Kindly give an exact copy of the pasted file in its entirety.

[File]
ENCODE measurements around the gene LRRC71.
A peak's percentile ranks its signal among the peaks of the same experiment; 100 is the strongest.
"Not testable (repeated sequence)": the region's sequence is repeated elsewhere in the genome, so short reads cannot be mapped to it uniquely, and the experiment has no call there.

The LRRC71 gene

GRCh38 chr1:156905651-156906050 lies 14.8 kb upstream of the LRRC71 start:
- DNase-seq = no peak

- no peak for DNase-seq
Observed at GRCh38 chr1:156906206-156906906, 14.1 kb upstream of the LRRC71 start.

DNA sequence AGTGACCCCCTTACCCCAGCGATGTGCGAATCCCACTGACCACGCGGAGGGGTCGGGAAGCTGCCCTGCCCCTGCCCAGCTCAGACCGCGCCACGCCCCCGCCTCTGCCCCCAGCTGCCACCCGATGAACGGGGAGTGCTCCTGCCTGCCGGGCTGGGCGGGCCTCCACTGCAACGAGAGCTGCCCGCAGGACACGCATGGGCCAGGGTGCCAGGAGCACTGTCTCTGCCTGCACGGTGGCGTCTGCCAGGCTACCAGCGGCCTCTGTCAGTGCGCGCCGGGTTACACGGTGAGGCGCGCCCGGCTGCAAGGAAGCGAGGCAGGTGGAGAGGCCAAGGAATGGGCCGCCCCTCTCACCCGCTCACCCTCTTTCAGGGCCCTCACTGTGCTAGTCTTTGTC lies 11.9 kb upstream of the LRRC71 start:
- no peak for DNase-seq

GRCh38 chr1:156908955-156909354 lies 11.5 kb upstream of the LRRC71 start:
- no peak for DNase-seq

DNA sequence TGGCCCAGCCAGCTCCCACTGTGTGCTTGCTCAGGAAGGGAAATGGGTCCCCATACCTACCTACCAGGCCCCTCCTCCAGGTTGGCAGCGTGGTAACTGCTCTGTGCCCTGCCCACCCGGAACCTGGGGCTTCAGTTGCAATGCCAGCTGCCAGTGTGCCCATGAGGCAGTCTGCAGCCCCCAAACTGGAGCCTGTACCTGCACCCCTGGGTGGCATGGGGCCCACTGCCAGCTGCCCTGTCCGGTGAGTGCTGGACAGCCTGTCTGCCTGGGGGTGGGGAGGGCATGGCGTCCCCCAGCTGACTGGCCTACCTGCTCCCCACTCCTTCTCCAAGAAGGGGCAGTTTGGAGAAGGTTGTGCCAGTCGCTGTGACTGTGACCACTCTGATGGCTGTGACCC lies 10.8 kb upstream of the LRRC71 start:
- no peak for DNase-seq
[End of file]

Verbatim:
ENCODE measurements around the gene LRRC71.
A peak's percentile ranks its signal among the peaks of the same experiment; 100 is the strongest.
"Not testable (repeated sequence)": the region's sequence is repeated elsewhere in the genome, so short reads cannot be mapped to it uniquely, and the experiment has no call there.

The LRRC71 gene

GRCh38 chr1:156905651-156906050 lies 14.8 kb upstream of the LRRC71 start:
- DNase-seq = no peak

- no peak for DNase-seq
Observed at GRCh38 chr1:156906206-156906906, 14.1 kb upstream of the LRRC71 start.

DNA sequence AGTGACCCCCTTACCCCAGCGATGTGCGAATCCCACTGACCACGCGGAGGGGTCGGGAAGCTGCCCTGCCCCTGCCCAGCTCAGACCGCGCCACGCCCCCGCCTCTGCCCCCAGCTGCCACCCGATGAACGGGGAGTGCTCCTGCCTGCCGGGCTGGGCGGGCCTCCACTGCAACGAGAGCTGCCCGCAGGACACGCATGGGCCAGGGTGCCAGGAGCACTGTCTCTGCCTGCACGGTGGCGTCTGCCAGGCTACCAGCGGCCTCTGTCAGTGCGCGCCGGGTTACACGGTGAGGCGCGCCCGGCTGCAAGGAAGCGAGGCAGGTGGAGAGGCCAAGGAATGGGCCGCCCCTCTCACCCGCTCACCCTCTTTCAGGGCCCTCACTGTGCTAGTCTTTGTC lies 11.9 kb upstream of the LRRC71 start:
- no peak for DNase-seq

GRCh38 chr1:156908955-156909354 lies 11.5 kb upstream of the LRRC71 start:
- no peak for DNase-seq

DNA sequence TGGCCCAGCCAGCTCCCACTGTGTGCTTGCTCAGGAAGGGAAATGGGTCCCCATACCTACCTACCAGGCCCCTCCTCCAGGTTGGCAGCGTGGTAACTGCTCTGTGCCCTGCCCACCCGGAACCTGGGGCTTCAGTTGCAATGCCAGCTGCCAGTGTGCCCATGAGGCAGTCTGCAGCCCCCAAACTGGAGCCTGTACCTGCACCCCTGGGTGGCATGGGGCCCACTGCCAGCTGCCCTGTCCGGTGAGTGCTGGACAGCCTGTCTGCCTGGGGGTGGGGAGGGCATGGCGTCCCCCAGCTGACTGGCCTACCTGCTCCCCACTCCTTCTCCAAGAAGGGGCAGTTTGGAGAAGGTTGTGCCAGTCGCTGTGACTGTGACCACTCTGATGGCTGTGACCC lies 10.8 kb upstream of the LRRC71 start:
- no peak for DNase-seq